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sprintf family of functions found in the C90 standard header
<stdio.h> can be dangerous.
In the statement:
sprintf(buffer, "Error %d: Cannot open file '%s'", errno, filename);
the full output of the formatting operation is written into
buffer regardless of whether there is enough space to hold it.
Consequently, more characters can be output than might fit in the memory allocated to the
snprintf functions found in the C99
<stdio.h> are safe versions of the
sprintf functions that prevent buffer overrun. In the
snprintf(buffer, size, "Error %d: Cannot open file '%s'", errno, filename);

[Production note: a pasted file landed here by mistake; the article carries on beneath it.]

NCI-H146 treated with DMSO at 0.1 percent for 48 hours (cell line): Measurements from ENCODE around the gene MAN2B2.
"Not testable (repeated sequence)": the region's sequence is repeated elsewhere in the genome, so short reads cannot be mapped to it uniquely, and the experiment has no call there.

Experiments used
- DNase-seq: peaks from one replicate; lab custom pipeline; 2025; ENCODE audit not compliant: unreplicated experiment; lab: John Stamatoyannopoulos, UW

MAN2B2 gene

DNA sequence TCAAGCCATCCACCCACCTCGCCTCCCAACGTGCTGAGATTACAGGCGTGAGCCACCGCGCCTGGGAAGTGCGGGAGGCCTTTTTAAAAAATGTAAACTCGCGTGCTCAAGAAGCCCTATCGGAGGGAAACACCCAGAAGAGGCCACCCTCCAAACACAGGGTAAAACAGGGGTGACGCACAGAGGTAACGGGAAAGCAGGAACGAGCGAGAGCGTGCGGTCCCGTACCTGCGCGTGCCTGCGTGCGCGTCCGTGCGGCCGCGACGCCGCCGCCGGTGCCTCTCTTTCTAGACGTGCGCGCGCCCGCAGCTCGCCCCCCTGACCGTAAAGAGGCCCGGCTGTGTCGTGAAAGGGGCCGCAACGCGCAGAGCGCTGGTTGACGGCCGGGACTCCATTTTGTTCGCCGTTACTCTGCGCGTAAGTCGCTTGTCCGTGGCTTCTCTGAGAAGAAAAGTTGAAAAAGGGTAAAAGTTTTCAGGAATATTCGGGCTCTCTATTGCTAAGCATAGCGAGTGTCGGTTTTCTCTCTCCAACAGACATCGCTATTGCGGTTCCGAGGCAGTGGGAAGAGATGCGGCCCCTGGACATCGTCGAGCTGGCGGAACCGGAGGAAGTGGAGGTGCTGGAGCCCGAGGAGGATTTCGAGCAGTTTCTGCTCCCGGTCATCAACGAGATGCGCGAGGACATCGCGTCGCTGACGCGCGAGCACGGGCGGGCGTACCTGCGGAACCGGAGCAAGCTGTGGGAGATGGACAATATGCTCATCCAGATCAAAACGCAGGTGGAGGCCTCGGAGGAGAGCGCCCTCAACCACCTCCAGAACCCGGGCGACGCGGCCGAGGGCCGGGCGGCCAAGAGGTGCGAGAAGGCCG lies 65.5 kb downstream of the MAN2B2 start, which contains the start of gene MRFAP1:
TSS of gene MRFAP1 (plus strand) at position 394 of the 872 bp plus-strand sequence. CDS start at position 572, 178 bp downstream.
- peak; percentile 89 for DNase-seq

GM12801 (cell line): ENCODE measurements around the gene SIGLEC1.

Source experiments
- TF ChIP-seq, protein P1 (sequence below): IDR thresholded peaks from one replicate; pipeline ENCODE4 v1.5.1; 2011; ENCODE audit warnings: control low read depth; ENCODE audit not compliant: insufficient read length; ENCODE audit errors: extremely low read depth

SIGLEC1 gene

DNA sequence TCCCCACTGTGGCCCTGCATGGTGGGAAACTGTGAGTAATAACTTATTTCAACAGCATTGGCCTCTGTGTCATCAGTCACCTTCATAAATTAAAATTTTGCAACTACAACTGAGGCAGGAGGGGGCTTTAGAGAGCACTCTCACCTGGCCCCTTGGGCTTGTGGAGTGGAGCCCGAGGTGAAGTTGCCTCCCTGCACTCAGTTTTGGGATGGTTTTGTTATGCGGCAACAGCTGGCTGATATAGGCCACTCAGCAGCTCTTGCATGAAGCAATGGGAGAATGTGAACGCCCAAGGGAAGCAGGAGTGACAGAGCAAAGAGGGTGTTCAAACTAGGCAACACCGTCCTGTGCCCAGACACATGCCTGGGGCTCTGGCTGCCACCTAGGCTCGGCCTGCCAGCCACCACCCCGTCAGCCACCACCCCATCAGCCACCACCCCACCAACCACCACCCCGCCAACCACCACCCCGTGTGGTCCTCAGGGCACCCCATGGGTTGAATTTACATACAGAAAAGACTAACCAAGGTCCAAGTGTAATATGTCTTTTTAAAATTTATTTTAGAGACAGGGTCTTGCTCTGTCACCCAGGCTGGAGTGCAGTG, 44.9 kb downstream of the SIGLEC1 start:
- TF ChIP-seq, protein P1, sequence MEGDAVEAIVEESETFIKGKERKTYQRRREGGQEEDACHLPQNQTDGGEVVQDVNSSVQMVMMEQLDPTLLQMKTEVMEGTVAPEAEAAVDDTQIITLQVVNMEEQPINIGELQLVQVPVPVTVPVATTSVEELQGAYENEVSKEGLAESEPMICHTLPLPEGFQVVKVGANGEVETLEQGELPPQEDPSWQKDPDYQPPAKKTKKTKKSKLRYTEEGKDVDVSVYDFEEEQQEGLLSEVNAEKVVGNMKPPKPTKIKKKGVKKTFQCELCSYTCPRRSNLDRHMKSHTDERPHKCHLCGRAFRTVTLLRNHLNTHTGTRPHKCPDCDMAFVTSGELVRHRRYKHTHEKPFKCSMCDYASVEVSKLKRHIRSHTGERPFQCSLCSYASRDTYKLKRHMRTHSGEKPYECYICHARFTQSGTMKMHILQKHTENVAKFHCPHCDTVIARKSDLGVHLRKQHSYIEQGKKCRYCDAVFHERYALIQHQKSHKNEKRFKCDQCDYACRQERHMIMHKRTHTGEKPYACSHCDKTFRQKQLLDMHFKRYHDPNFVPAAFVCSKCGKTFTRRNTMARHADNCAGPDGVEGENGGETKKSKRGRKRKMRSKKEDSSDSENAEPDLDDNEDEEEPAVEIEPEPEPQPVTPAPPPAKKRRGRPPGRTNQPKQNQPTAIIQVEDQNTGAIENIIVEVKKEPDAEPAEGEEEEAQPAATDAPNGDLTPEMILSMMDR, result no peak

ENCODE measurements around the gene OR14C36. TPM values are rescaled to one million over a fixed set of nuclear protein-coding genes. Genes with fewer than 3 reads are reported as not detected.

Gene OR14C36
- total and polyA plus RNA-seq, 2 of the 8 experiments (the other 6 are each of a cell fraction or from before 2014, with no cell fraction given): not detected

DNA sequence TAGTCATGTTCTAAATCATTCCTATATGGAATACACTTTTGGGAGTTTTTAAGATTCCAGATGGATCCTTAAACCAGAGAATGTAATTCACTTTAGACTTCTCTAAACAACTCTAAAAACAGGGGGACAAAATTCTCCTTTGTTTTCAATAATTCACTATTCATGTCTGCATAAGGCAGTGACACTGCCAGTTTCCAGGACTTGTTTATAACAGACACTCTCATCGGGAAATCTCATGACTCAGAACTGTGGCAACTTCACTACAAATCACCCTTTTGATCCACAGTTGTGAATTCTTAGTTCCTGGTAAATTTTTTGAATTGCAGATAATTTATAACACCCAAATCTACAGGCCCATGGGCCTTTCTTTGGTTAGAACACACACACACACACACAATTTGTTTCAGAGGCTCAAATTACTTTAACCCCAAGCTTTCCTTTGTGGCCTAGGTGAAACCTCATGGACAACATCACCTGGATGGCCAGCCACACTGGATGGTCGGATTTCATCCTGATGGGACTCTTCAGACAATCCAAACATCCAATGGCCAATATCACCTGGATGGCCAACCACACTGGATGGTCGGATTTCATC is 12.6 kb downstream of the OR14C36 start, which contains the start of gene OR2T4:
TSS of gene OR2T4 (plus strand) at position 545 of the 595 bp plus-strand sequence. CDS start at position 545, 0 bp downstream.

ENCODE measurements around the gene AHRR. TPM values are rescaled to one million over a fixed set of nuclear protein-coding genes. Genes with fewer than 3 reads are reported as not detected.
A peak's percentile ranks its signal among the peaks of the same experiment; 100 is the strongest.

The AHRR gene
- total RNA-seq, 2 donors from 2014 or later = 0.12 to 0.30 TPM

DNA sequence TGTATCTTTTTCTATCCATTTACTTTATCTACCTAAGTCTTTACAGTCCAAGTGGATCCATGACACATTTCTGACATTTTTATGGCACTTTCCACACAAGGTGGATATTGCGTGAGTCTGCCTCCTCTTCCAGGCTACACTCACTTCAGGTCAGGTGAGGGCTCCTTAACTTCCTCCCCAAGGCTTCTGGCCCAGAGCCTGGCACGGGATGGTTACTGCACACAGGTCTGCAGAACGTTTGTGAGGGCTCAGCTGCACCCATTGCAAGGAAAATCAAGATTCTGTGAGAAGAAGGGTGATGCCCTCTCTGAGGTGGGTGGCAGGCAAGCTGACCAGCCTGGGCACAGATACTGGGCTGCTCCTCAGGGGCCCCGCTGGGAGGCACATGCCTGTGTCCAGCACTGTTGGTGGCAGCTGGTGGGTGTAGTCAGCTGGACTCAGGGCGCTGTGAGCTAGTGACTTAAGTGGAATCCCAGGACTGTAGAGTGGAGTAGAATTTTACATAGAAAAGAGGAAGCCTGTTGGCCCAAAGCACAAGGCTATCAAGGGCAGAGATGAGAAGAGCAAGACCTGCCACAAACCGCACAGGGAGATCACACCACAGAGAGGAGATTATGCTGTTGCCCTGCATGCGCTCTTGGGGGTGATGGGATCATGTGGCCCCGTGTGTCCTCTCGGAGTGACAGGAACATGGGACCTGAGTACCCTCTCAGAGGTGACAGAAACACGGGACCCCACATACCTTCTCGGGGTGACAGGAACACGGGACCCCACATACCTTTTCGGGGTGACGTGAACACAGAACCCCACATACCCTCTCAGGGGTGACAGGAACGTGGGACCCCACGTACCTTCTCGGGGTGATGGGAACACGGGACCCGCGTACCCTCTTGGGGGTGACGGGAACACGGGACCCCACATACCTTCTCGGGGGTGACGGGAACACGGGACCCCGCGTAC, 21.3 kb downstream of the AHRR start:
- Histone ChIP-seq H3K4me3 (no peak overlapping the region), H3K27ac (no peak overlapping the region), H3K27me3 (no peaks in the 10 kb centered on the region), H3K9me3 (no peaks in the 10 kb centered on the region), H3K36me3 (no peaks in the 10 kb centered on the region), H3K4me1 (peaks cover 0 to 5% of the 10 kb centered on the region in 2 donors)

size specifies the maximum
number of characters that can be written to
buffer can never be overrun, provided its size is always greater than the size specified by
buffer + sizeexceeds 4GB (the limit of the 32-bit address space). In this scenario, the ARM implementation of
snprintfdoes not write any data to the buffer (to prevent wrapping the buffer around the address space) and returns the number of bytes that would have been written.